The View From Here: Panakhyda

By Volodymyr Kish.

For most of my life I did not think much about death. Of course, I was well aware that our time on this earth is constrained, and sooner or later we all pass on into the unknown void known as the afterlife. Nonetheless for most of my life, funerals were a fairly rare event that made few demands of my time, thinking or priorities.

However, I have now gotten to that age, where going to funerals has become a fairly common occurrence. In Ukrainian religious tradition, this means experiencing many a Panakhyda, the service performed in memory of the deceased at the funeral home and at the cemetery. It has gotten to the point where the words and chants of the Panakhyda are deeply ingrained in my memory. As I go through the ritual, I cannot help but ruminate on what all this means, and what am I to make of life, death, God, heaven, hell and whatever happens to the soul when I shuffle off this mortal coil.

“Sviatiy Bozhe, Sviatiy Kripkiy…“ (Holy God, Holy and Mighty..)

We are taught that God, a perfect all-powerful being, created us, as most certainly not perfect human beings, obviously knowing we would “sin” and do all those nasty things that flesh is heir to. Which leads me to wonder why didn’t God create us as “perfect” human beings and save both us and him/her a lot of pain and aggravation?

“Shche molymosia…za vidpushchenya hrikhiv…” (We also pray for … the forgiveness of their sins..)

Because we were created weak, we will inevitably stray from the path of perfection, and according to the more fundamentalist clergy, will be held accountable and punished severely for our iniquities. Yet, we are also taught that God is all-loving and merciful and will forgive our sinful behavior if we … at this point, depending on which religious denomination you subscribe too, you fill in the requirements you must follow to be forgiven and earn entry into heaven. These requirements range from simple and merciful, to complicated and demanding, and in some cases to the bizarre. Somehow, I have never been comfortable with the concept that an all-powerful and all-loving God, would have come up with such a system of reality that would result in eternal punishment and suffering unless we religiously follow certain conditions prescribed mostly by religious clerics and bureaucrats a thousand or more years ago at various synods and church summits.

“…I Tobi slavu vidayemo…” (And we give glory to You)

In the Panakhyda, and in virtually all formal church services, a great deal of time is spend praising and giving glory to God, a practice that has always puzzled me. Since God is a perfect being (and obviously self-aware of that fact), he obviously has no ego to satisfy, and hence does not need or require praise. I have always believed that our propensity to do so is more based on historical feudal practices of showing subservience to the powerful earthly lords and masters than a reasonable theological requirement. Wouldn’t God prefer that we put that time to better use by following his guidelines of how to lead a good Christian life?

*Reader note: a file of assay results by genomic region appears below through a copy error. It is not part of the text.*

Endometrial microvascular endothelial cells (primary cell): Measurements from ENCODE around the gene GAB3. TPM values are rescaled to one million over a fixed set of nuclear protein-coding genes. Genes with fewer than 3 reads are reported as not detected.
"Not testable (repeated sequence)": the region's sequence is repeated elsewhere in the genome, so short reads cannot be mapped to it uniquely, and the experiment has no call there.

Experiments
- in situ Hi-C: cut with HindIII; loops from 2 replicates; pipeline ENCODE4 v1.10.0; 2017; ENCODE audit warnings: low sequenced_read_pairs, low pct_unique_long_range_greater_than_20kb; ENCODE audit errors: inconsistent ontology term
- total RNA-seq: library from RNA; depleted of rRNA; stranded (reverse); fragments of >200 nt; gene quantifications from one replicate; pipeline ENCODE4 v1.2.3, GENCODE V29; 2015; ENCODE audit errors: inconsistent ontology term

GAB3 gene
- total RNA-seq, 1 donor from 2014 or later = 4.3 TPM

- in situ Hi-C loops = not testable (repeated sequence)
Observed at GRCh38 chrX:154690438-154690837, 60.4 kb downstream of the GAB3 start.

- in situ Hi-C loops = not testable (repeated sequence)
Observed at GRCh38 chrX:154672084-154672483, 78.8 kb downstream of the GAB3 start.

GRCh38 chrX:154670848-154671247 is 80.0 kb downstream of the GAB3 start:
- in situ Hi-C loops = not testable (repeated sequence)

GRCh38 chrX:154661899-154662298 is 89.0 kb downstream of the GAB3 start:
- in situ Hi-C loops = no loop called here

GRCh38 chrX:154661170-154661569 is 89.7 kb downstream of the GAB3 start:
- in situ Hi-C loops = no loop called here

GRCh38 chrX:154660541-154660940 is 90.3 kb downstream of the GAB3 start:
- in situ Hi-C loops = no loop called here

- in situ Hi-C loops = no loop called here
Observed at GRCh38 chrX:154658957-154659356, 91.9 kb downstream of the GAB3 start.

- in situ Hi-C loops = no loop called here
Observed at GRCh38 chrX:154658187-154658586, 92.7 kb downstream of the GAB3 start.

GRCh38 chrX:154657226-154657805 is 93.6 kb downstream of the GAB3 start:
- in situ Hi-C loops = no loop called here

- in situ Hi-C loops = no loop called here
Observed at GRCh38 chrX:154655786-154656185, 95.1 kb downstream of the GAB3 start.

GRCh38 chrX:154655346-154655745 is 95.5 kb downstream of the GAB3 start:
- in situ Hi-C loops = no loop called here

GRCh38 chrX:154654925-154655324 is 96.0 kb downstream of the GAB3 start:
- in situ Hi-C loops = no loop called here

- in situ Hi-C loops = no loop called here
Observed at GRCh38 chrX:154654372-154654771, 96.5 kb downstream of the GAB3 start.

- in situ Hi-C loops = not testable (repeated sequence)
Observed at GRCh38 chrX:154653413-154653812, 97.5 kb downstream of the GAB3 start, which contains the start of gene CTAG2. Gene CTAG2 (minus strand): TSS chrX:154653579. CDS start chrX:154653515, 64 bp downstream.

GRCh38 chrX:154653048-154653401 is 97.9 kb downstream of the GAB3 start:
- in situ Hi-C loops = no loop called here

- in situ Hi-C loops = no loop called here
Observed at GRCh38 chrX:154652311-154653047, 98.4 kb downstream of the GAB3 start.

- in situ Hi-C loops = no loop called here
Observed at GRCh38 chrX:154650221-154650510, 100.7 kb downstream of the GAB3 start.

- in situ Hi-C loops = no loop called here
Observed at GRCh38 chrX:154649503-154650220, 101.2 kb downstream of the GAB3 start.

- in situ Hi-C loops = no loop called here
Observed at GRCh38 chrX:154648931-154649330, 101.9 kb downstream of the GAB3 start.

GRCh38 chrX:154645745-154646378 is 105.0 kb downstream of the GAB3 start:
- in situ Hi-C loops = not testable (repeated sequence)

“I vchyny yim vichnuyu pamyat.” (And make their memory everlasting)

This part of the ritual always moves me, as once we depart from this world, all that is left are the memories we have left behind in those that are still living. The “eternal” part is obviously poetic license, since on this plane of existence, memories disappear quickly in the space of a few generations. I have for instance, absolutely no knowledge about any of my great grandparents or earlier forebears or how they lived their lives aside from possibly their name. Go back a few centuries or millenia and there are no traces of any of our ancestors aside from the preserved works of a few individuals who left some permanent record once mankind had invented communications media of some sort.

The “eternal memory” I suppose is not meant to apply to us transient humans, but presumably to God who knows and remembers everything.

I have come to the conclusion that Panakhydas are less about paying respect for the deceased (which they undoubtedly are to a large extent), and more an opportunity for us still alive to devote some thought to the way we lead our lives, and what implications that has on our own beliefs, our spiritual existence and our own inevitable earthly demise.